Tue. May 21st, 2024

I have gone through every feature of my FM77AV20EX system introduction disk. It is too much information for one post, I feel. So I am breaking it up into five, one for each menu branch. As the first one is the shortest, it will also serve as the introduction. It is also the most boring and least interactive, so if it feels dry, wait for the third, fourth, and fifth articles! I will particularly like the second, but that’s my specific quirk about Japanese text entry.

These screens below are loaded in sequence upon booting the disk, they are similar to a Windows loading screen or something along those lines. The third image mentions that the machine is equipped with a Japanese language card, which allows for the input and display of complex Japanese writing. This is covered a bit more in article 2, and will probably eventually get its own article.

This is the first menu, each one opening up to its own submenu. In order:
– Preparing to use the AV20EX
– Keyboard practice
– Features of the AV20EX
– Introduction to audio software
– Introduction to other software

The first menu item just talks about handling floppy disks, the merits of backing up floppy disks, and allows you to set the date and time in a fancy-schmancy GUI.

First the advice about handling floppy disks:

Solid advice: Don’t put your floppy drives in extreme heat or high humidity or dusty places. Don’t put heavy things on the floppy. Don’t eat the floppy. Don’t open the shutter and touch the floppy. It says most of those things.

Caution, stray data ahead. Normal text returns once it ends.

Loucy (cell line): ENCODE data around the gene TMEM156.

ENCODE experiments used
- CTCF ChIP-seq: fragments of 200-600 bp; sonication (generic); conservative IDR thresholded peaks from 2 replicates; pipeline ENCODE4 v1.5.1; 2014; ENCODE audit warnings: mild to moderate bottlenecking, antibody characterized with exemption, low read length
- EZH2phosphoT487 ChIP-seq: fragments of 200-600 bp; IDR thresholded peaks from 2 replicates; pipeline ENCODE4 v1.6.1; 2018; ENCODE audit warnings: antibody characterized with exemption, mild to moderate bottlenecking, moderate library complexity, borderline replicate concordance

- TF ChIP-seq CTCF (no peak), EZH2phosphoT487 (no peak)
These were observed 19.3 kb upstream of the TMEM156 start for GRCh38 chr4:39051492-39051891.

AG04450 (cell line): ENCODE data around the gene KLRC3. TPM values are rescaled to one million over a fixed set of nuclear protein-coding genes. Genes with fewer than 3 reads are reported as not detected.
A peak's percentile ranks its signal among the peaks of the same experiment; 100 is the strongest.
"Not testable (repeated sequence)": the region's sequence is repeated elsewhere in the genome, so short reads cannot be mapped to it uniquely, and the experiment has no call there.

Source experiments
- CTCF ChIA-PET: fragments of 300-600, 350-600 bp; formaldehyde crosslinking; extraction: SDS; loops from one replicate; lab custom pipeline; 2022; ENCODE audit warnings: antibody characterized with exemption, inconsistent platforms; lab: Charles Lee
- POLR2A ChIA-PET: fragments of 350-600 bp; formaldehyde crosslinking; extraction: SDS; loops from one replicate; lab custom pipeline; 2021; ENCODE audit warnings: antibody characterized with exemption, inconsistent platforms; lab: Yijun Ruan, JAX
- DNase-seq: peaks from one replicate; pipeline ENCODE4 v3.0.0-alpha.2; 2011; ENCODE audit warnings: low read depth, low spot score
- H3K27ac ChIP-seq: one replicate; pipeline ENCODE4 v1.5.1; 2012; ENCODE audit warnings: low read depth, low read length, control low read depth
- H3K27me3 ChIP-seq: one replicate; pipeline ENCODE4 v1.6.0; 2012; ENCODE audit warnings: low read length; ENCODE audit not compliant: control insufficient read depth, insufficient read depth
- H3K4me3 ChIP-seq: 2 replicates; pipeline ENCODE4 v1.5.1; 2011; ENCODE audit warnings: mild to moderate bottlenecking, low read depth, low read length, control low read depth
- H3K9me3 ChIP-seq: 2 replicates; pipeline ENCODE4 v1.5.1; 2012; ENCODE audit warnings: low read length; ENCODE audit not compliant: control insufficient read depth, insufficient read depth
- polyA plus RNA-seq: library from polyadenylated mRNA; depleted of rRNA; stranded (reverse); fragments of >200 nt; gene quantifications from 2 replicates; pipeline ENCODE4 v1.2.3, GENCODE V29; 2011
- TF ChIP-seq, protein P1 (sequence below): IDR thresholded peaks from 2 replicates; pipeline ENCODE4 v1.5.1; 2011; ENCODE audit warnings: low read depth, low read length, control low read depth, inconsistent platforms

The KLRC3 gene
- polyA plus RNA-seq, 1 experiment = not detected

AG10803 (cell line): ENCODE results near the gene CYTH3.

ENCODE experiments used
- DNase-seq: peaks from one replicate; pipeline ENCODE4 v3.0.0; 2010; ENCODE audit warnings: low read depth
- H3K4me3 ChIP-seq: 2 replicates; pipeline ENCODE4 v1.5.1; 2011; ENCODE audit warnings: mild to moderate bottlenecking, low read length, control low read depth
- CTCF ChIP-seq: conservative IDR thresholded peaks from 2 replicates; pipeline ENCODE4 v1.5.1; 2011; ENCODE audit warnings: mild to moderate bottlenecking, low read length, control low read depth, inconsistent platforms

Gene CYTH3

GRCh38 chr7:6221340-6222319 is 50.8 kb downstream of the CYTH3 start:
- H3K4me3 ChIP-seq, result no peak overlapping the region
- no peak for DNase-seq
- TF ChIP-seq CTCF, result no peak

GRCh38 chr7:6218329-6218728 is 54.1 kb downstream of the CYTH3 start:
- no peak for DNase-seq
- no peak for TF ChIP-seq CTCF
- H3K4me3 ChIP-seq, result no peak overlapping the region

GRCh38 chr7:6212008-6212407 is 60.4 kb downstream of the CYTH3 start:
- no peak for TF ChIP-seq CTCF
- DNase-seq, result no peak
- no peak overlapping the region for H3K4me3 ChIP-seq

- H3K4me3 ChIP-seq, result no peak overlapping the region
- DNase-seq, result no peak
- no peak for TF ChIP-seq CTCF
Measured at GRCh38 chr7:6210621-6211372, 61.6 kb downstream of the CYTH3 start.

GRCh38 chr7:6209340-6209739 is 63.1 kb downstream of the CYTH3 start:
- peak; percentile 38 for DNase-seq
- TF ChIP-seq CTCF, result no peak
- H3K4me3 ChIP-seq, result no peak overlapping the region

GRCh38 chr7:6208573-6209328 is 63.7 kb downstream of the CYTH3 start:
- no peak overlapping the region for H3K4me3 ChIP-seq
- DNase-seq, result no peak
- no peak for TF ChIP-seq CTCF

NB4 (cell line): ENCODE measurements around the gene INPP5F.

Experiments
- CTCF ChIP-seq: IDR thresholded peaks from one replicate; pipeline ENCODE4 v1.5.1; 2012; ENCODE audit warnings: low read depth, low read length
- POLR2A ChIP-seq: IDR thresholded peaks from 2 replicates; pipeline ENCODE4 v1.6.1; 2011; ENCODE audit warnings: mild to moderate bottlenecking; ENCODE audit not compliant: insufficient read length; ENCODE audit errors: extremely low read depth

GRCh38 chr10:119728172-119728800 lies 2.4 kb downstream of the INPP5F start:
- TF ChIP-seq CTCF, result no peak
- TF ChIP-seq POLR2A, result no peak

But one piece of advice that is quite important is about compatibility with previous models. The FM77AV20EX comes with 3.5″ 2DD (640KB) floppy drives. The FM-77 and FM77AV came with 3.5″ 2D (320KB) floppy drives. It says that disks made for these older systems will work on the new one, but once you write data onto a 2D floppy disk, there’s a chance you can’t use that disk on the old systems again. I suppose you could format and use it again, but it doesn’t mention that.

Next: Copy that floppy! But only this time.

In the event your disk explodes, grows legs and runs away, etc. you want it to be a *copy* of your system disk, not the originals you’ll have to hunt down on Yahoo Auctions 30 years later, right? So copy those disks and use those copies. I did.

And finally, let’s set that system time!

Well, it sure does look nice and is extra informative when you compare it to MS-DOS’s “Current date is 6/15/88/Please enter new date.” But it does take a lot longer to load.

By Sean

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